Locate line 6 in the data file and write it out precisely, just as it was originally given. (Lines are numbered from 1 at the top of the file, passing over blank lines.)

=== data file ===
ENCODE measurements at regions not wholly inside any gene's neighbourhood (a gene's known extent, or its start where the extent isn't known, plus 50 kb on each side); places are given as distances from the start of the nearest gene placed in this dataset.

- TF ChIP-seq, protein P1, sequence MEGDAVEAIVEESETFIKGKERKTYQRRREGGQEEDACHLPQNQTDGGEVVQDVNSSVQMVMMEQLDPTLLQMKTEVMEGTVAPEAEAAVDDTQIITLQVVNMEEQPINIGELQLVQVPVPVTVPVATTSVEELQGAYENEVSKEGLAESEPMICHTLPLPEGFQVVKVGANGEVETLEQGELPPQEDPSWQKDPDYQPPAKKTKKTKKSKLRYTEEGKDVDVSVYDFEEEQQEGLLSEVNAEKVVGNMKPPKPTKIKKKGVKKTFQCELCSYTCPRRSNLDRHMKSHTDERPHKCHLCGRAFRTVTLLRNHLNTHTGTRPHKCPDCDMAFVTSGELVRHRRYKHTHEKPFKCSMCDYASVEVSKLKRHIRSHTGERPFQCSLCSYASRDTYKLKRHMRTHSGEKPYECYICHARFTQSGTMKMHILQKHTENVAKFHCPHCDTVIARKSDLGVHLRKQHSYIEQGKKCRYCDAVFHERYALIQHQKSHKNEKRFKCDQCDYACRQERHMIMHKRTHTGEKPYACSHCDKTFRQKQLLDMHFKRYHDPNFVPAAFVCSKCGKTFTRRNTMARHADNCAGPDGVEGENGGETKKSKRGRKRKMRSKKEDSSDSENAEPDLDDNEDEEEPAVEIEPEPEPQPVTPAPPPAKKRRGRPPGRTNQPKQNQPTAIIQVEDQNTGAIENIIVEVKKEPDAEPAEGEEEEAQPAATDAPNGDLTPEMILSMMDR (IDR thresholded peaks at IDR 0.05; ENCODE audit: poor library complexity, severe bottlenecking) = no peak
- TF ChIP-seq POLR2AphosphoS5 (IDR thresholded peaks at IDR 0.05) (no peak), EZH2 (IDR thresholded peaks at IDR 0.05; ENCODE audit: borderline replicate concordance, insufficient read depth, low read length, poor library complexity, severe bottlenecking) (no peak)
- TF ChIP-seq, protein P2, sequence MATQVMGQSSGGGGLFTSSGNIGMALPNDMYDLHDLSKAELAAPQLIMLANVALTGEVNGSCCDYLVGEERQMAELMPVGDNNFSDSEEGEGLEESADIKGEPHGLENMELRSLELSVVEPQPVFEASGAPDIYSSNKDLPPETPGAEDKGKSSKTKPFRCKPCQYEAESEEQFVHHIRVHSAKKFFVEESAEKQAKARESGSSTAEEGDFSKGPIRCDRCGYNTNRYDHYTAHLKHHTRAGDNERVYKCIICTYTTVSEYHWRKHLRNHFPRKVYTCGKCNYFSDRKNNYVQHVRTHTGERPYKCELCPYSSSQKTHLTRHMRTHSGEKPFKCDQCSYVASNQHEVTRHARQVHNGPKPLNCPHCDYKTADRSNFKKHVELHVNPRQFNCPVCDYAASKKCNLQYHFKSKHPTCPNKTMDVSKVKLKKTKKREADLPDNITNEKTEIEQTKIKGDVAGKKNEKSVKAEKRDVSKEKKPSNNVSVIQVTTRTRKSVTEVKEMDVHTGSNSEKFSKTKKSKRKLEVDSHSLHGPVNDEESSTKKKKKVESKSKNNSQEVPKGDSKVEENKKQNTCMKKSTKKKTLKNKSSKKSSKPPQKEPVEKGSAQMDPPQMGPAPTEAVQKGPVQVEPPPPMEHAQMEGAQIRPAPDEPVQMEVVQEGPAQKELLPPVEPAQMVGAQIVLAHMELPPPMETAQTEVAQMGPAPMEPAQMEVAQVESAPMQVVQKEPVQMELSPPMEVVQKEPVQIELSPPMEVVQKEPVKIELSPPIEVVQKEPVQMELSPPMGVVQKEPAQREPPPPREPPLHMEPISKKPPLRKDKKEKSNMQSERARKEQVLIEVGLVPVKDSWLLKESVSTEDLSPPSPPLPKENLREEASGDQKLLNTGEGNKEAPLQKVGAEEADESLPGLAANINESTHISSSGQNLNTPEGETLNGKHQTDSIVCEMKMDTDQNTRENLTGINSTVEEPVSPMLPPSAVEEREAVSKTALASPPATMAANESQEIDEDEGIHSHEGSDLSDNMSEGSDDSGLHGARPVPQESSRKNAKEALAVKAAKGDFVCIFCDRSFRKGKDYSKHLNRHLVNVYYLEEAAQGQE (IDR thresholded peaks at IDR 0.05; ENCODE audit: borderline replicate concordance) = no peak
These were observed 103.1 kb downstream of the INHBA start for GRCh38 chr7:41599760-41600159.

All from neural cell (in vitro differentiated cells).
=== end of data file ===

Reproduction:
All from neural cell (in vitro differentiated cells).